The events around the non-violent protests at Parihaka took place mainly from 1860 to 1900 and have not only affected Taranaki culturally, but the whole country politically and spiritually as well.
At the end of the second Taranaki war in 1866, Parihaka was created as a Maori settlement after the Government had taken away almost all Maori land in Taranaki as a way of punishing “rebel” Maori. The settlement was founded by Maori Chief Te Whiti o Rongomai, who had already fought in the previous Taranaki wars. He did this to not only distance himself and his people from European contact, but also to distance himself from warlike Maori tribes. Fellow chief Tohu Kakahi and Te Whiti also joined Rongomai. The pa was stationed between the sight of Mt Taranaki and the sea, in a clearing that was surrounded by hollow hills and a stream. In late 1866, Maori King Tawhiao (leader of the Waikato tribes and second Maori King) sent 12 ‘apostles’ to live at Parihaka to build a bond between the two tribes. By 1871, there was a reported 300 people living in Parihaka. Taranaki’s Medical Officer had said that Parihaka was the cleanest, best-kept pa he had ever visited.
Te Whiti o Rongomai and Tohu Kakahi were both committed to non-violent actions in order to resist invasion and protect Maori independence. The both believe in ancestral and Christian spiritual ways, which build on their non-violent views and political leadership. Throughout the wars of the 1860’s, Rongomai and Kakahi forbade the use of arms and violence. Parihaka was a neutral party throughout. They challenged the Government over the illegality of the wars, the confiscation of the land and the policies set against Maori.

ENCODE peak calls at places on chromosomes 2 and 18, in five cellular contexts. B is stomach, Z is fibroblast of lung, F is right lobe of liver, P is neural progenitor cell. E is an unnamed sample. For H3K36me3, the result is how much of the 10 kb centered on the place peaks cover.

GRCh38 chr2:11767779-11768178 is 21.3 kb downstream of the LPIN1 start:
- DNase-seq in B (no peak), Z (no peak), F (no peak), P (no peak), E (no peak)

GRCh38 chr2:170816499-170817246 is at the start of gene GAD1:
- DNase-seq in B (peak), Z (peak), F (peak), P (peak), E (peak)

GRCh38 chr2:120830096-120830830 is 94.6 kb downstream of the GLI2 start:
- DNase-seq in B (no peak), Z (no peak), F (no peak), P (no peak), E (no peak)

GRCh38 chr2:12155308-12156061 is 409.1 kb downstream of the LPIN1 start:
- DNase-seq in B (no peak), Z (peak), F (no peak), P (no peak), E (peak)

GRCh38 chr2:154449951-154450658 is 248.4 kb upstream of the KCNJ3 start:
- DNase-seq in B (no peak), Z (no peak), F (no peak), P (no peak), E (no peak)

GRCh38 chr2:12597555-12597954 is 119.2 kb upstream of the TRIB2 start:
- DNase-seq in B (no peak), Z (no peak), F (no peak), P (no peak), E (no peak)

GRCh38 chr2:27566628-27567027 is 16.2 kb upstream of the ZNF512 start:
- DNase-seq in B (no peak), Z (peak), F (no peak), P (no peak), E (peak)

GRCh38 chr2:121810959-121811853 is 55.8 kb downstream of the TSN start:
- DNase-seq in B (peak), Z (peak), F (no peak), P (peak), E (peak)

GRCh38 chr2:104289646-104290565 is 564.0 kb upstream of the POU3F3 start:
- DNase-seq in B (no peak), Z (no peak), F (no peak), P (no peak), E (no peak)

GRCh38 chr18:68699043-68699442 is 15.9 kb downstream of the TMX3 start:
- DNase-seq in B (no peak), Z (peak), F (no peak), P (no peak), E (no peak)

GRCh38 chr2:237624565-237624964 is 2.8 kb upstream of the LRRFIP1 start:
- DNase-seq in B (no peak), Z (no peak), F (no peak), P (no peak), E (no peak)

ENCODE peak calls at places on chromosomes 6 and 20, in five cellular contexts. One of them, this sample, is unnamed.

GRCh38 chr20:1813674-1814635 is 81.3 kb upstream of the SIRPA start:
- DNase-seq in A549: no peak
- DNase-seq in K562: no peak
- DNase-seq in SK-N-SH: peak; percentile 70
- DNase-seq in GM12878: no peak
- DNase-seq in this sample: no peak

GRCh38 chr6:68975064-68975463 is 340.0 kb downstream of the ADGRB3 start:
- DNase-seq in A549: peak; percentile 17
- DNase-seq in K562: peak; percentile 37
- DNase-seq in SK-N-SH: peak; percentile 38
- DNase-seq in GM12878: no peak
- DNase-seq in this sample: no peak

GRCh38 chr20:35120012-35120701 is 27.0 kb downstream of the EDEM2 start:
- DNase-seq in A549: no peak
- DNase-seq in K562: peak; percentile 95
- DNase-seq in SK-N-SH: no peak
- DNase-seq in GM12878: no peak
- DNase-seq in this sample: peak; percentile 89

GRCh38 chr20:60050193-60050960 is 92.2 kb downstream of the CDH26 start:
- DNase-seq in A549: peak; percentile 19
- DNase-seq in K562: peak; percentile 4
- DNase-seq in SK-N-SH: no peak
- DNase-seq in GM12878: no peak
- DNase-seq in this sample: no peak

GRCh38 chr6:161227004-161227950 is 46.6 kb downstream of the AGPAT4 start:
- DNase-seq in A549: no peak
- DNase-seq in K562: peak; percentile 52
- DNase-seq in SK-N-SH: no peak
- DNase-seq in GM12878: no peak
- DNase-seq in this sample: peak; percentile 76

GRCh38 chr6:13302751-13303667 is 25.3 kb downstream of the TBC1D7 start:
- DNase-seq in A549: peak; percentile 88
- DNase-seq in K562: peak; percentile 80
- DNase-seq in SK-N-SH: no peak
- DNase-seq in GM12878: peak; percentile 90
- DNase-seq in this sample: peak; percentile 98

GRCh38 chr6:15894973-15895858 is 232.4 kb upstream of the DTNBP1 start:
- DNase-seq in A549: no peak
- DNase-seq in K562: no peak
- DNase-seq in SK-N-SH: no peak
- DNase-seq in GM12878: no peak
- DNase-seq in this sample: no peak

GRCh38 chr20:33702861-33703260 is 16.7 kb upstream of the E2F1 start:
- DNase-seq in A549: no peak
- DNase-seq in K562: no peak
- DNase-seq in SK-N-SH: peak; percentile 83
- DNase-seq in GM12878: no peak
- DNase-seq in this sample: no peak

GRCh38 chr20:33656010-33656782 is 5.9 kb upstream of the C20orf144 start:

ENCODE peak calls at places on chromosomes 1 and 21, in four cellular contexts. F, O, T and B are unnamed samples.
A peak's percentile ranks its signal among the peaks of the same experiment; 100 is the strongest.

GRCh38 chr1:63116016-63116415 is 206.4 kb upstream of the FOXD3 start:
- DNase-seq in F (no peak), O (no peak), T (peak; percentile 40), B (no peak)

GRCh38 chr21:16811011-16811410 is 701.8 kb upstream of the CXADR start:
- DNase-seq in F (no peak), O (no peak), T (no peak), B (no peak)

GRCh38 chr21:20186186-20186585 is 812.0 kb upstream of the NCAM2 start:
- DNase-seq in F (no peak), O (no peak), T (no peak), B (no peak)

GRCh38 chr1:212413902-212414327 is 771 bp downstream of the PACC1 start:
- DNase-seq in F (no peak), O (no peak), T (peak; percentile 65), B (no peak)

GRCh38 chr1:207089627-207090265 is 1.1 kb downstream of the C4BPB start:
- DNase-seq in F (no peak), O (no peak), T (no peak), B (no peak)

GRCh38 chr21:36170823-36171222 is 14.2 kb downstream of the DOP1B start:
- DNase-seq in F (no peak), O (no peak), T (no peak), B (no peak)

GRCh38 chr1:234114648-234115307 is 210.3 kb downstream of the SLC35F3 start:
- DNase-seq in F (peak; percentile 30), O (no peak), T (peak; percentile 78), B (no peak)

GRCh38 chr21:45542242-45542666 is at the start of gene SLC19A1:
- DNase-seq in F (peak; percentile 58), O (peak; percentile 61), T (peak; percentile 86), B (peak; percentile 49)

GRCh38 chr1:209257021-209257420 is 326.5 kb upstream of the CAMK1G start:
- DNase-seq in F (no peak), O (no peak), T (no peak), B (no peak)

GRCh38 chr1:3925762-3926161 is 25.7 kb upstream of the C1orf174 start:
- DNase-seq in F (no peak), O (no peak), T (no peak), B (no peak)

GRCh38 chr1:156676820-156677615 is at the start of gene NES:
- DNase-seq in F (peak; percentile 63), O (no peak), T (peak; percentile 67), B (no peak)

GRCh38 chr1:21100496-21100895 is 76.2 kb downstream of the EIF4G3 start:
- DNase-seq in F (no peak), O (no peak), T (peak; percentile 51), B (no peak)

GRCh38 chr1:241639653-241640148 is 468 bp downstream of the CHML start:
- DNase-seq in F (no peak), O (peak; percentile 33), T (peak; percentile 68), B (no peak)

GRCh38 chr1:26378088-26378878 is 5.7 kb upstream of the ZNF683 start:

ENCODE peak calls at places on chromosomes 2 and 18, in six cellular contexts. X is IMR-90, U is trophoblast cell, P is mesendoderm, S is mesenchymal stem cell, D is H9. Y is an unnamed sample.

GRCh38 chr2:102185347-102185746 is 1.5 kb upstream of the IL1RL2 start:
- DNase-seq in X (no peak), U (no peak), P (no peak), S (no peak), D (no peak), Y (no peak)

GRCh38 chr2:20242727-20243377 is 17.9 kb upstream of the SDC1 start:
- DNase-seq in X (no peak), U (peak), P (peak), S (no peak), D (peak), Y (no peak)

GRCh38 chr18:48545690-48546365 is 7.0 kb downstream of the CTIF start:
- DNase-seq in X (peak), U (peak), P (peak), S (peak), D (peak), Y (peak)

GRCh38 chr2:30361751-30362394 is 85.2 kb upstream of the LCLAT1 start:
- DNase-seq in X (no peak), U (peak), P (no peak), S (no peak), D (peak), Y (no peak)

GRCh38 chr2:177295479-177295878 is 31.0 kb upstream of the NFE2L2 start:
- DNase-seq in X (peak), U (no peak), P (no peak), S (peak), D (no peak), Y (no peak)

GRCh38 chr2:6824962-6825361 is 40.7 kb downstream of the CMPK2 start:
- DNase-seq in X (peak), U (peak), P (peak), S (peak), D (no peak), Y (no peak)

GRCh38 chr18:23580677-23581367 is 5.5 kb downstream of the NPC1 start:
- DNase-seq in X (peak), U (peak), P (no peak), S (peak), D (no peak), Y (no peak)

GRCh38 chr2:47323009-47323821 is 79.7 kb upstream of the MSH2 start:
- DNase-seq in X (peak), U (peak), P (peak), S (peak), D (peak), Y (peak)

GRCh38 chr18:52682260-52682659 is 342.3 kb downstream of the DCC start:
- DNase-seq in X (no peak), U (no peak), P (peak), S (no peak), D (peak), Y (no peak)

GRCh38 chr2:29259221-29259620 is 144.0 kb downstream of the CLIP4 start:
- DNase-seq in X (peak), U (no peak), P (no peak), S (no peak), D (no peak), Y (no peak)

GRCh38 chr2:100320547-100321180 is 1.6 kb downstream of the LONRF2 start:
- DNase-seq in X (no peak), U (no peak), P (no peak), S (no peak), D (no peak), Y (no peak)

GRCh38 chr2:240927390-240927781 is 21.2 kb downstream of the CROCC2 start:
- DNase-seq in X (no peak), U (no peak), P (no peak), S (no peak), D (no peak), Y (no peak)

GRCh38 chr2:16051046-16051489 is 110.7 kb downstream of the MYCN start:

They developed monthly meetings at Parihaka, which were to take place on the 18th day of each month; both Maori and Pakeha leaders were invited to discuss and strategies for resistance to the Government taking the land. When Europeans intruded on Maori land and caused a threat to all Maori settlements, Te Whiti sent out his people to block the surveys and to plough the confiscated land. The men who were sent to plough were arrested, but they offered no resistance, even when treated harshly. In 1880, the Parihaka people created barricades, removed survey pegs and escorted road builder and surveyors out of the district. After this, Parliament passed a bill that let the government holding the protesters without trial. By September 1880, hundreds of men and children were exiled to the South Island prisons where they were forced to build the structure of cities. In 1881, resistance and imprisonments continued.
On November 5 1881, an invasion force entered Parihaka. More than 2000 people sat quietly on the marae while children met the army. An hour later, Te Whiti and Tohu were led away to the South Island. The destruction of Parihaka began straight after and women and girls were raped.
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